Small businesses were central in the negotiations of the over $2 trillion Coronavirus Aid, Relief and Economic Security ‘CARES’ Act, the largest economic emergency stimulus package in our nation’s history. The Small Business Administration (SBA) will have the authority to guarantee $349 billion in small business 7(a) loans, now called the Paycheck Protection Program, in addition to the revised Economic Injury Disaster Loan 7(b). It is important to look into each SBA loan and consider if either are a good fit for your SMB.
Will You Choose the Paychecks Protection Program Loan or Economic Injury Disaster Loan?
As the pandemic unfolds across the world the U.S. government is fighting back with the almighty dollar. And, though it may not seem like the time, now is the time to consider your loan options.
We have put together a side-by-side comparison of the Paychecks Protection Program loans and the Economic Injury Disaster Loan (EIDL) to help you make a well-informed decision.
If neither of these two coronavirus-related SBA loans for small businesses make financial sense for your SMB now, keep reading for other loan options to consider at the state and local level, as well as, corporate and nonprofit efforts to help small businesses through this crisis.
We are here to help with any questions that this information may bring up regarding your small business loan options.
SBA 7(a) — Paychecks Protection Program Loan
SBA 7(b) — Economic Injury Disaster Loan
|Company Size||No more than 500 employees; waives affiliation restrictions for restaurants and hospitality||Size standards (including subsidiaries and affiliates) according to industry (size varies by industry) apply|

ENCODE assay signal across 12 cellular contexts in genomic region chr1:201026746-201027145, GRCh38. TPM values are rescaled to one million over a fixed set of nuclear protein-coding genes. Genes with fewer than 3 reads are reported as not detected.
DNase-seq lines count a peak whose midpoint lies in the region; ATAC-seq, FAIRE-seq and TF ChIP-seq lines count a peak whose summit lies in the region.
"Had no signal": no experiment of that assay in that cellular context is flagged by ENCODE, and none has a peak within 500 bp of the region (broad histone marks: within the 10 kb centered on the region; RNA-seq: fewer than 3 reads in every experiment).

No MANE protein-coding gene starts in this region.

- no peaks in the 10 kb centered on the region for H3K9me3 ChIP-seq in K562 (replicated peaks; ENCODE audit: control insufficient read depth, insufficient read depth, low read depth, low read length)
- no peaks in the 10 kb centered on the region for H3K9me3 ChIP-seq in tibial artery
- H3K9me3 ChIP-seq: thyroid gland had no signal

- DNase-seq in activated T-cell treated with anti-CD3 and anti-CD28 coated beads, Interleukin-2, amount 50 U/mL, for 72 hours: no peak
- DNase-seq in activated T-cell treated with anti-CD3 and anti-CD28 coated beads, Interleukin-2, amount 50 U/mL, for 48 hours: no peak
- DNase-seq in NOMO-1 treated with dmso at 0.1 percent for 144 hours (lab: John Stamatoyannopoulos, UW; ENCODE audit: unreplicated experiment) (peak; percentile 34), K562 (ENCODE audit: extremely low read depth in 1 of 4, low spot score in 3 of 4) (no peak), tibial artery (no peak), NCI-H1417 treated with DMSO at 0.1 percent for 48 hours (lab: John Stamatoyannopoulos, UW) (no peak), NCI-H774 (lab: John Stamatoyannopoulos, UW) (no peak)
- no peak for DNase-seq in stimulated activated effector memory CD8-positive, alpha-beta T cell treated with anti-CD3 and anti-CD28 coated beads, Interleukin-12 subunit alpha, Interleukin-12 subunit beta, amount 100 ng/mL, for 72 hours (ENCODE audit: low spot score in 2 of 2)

|Company Type||For-profit and non-profit corporations||For-profit and non-profit corporations impacted by COVID-19 statewide are eligible. Certain industries (i.e. gambling, racetracks, etc.) are not eligible.|
|Creditworthiness||Not required to provide credit history or collateral||Credit history and ability to repay collateral required for loans over $25K|
|Available Credit||Not required to prove there are no other available credit sources||Required to prove there are no other available credit sources|
|Loan Period||February 15 to December 31, 2020||up to 30 years|
|Loan Amount||The lesser of (i) $10 million or (ii) the business’s average total monthly payroll costs* during the one-year period prior to the loan being made multiplied by 2.5.||Up to $2 million with $10,000 expedited advance|
|Loan Purpose||Payroll costs (salaries*, wages, tips, payments for sick leave, insurance premiums and state and local taxes assessed on the compensation of employees) mortgage, rent and utility payments, and interest on other debt obligations incurred prior to February 15, 2020||Keep employees on payroll, to pay for sick leave, meet increased production costs due to supply chain disruptions, or pay business obligations, including debts, rent and mortgage payments|
|Loan Payments||Payments deferred for 6 months||Repayment terms determined by ability to pay. – 3.75% interest rate for small businesses – 2.75% interest rate for non-profits|
|Fees||Both borrower and lender fees are waived||SBA processes and there are no fees|
|Loan Forgiveness||– Borrowers are eligible to apply for loan forgiveness equal to the amount spent in the 8 weeks after the loan closing date on payroll costs, interest on mortgages, payments of rent, and utility payments in place before February 15, 2020.
– The amount forgiven is reduced proportionally to the reduction in numbers of employees retained and reduction in employee’s pay beyond 25 percent (except for those making $100K or more) compared to the previous year. –
– Workers previously laid off between February 15 and April 1 shall not count against borrower’s loan forgiveness calculations so long as those employees are rehired by June 30, 2020.
|$10,000 advance that does not need to be paid back even if you are denied the loan|
*Except compensation to individual employees in excess of annual salary of $100,000, as prorated for the relevant period.
Note: This chart is for information only and businesses considering any SBA loan should consult the SBA directly at https://www.sba.gov/funding-programs/loans for details or updates as they occur.
Be prepared to apply for an SBA Loan